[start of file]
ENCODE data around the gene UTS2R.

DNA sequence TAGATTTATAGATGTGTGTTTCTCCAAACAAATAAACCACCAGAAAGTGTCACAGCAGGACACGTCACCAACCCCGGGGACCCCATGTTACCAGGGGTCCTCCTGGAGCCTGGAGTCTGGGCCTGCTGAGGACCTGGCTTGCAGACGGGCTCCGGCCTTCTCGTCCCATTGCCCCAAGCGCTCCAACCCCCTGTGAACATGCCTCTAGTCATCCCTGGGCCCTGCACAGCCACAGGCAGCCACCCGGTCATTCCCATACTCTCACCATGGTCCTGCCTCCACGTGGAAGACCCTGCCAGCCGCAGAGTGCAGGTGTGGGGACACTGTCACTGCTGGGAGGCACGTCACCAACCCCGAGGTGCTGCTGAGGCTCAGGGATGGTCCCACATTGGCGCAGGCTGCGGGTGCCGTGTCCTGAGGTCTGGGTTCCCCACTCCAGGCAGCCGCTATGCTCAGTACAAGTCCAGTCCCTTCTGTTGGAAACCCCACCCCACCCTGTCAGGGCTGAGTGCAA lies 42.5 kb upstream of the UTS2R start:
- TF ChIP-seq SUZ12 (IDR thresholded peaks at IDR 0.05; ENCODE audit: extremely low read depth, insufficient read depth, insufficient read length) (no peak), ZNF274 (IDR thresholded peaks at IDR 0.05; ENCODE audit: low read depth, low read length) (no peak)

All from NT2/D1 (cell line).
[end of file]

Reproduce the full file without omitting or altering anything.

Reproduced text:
ENCODE data around the gene UTS2R.

DNA sequence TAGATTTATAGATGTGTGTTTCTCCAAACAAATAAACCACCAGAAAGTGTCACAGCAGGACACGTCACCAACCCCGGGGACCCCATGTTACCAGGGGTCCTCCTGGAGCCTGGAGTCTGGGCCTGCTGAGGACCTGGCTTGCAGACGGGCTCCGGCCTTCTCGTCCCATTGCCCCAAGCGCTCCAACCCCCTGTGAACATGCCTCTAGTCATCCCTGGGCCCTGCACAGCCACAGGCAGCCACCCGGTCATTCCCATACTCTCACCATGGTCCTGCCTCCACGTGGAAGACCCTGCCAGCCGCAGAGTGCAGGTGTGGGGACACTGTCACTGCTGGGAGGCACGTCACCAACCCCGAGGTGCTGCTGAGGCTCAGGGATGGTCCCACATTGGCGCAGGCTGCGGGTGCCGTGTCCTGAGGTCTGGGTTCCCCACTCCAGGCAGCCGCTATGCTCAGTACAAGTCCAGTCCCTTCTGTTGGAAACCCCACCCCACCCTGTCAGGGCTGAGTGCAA lies 42.5 kb upstream of the UTS2R start:
- TF ChIP-seq SUZ12 (IDR thresholded peaks at IDR 0.05; ENCODE audit: extremely low read depth, insufficient read depth, insufficient read length) (no peak), ZNF274 (IDR thresholded peaks at IDR 0.05; ENCODE audit: low read depth, low read length) (no peak)

All from NT2/D1 (cell line).